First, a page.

Beijing has picked as Hong Kong’s new leader a bureaucrat facing a storm of criticism over heavy-handed security imposed during a visit by China’s vice premier, the South China Morning Post (SCMP) said yesterday.
Hong Kong Chief Secretary Henry Tang (唐英年) saw his ratings plummet after police used pepper spray to break up a largely peaceful protest rally, arresting 231 people, during Chinese Vice Premier Li Keqiang’s (李克強) trip last month.
Tang dismissed as “complete rubbish” criticism that the security arrangements violated human rights.
The SCMP quoted a source close to senior Chinese officials as saying Tang, 58, would top other candidates vying to succeed Hong Kong Chief Executive Donald Tsang (曾蔭權), whose term ends next year.
Tang, who is Tsang’s second-in-command, joined the government in 2002 as commerce minister, moving up the ranks to become financial secretary and then chief secretary in 2007.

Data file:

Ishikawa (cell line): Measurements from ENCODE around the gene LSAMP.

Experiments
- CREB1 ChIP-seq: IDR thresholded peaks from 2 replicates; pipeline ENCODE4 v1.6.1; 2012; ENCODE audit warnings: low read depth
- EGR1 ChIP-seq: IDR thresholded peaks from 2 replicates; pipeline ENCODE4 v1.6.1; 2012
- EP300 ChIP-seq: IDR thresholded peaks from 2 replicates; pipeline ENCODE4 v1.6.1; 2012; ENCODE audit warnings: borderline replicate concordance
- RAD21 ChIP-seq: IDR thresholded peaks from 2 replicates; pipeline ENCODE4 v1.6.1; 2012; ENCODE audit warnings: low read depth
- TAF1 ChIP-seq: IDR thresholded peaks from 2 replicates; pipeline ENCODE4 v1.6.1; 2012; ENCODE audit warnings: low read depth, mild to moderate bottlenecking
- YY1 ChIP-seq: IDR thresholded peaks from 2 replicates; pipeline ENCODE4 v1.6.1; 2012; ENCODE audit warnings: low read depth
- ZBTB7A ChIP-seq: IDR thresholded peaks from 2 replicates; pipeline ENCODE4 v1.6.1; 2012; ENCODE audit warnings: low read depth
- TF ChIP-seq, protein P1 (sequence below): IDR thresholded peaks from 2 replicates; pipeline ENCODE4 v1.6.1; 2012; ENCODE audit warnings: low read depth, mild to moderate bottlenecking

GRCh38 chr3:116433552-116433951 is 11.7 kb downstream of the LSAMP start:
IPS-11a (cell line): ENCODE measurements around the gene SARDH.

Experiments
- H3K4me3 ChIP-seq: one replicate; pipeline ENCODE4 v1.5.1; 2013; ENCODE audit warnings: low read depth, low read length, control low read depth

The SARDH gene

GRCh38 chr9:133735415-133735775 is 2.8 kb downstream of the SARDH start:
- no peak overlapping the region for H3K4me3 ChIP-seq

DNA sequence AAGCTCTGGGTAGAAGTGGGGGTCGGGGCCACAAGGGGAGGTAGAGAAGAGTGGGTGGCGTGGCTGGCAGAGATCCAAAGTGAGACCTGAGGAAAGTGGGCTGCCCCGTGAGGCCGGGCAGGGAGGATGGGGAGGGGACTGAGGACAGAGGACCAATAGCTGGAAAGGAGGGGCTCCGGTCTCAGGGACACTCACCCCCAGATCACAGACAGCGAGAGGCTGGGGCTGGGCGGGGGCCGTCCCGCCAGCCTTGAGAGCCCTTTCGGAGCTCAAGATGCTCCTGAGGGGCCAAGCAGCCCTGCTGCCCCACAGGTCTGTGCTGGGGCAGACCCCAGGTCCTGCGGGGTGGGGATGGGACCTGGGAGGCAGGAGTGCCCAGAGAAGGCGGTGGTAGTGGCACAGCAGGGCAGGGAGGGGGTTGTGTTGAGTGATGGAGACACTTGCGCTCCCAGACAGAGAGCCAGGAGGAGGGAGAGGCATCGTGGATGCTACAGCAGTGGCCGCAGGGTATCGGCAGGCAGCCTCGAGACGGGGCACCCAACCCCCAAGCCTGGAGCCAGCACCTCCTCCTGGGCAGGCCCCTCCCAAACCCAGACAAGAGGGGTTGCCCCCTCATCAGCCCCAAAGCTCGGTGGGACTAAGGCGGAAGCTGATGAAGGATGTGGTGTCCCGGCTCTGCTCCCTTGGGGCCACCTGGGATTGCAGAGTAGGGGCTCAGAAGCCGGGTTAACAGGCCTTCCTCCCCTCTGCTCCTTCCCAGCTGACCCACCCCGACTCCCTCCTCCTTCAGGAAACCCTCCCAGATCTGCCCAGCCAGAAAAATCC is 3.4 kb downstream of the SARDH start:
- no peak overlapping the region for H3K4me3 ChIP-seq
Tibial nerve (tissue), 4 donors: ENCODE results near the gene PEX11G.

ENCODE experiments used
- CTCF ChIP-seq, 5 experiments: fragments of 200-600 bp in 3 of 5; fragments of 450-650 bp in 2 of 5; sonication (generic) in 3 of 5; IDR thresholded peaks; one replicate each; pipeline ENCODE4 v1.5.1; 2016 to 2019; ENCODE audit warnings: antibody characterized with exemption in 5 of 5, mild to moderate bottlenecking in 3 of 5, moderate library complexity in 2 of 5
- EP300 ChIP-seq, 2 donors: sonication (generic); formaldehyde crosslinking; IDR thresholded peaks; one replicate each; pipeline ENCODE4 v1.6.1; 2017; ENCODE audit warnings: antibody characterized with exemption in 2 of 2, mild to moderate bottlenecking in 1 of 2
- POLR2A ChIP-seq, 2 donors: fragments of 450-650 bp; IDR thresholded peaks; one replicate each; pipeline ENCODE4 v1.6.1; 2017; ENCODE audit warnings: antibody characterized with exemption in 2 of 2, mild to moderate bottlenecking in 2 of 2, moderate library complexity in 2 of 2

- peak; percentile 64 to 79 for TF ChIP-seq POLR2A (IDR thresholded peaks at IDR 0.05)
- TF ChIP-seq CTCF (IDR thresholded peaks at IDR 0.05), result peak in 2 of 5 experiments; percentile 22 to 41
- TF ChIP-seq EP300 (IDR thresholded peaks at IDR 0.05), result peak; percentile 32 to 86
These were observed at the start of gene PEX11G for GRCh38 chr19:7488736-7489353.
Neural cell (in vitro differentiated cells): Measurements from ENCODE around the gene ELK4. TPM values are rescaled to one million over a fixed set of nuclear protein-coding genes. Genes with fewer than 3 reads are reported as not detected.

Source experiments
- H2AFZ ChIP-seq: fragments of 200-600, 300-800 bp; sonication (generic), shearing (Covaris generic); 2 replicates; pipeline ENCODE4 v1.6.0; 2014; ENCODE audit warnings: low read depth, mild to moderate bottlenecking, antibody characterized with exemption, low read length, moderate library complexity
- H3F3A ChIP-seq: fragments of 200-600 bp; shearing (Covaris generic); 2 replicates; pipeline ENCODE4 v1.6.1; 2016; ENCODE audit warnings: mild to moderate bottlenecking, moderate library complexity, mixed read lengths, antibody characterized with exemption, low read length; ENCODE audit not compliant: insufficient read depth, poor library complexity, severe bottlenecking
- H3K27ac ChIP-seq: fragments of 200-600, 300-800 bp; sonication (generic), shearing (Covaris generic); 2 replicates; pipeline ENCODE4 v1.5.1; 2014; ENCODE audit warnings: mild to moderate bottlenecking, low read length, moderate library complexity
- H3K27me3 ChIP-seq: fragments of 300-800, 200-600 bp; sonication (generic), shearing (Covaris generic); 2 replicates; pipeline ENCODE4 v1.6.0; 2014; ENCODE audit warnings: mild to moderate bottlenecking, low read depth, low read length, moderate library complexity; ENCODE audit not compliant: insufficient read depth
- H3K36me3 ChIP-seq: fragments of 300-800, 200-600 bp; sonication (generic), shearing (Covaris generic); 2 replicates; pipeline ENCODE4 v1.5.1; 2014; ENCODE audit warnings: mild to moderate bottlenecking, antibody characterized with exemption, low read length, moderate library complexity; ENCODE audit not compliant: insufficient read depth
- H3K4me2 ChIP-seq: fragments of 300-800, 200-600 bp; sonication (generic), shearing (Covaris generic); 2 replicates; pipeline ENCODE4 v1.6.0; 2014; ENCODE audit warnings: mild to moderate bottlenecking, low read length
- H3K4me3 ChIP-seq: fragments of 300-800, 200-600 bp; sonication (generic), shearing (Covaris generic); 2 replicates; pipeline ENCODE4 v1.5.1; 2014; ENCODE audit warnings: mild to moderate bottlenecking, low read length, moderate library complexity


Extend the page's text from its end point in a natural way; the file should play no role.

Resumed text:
“The decision was made on the recommendation of the [Chinese] Communist Party’s leading group on Hong Kong and Macau affairs,” the paper quoted the source as saying. “The central government prefers Tang as the next chief executive because he enjoys support from most civil servants.”
Tang would be Hong Kong’s third post-handover leader. His reported appointment comes after critics also called for the ouster of Hong Kong’s police chief, claiming authorities used excessive force to keep protesters away from Li, who is himself scheduled to be China’s next premier.
Rights groups in Hong Kong have accused police of violating the right to assembly in the incident. In recent years activists have expressed concerns over the territory’s lower tolerance of dissent, including the denial of entry to high-profile critics of China.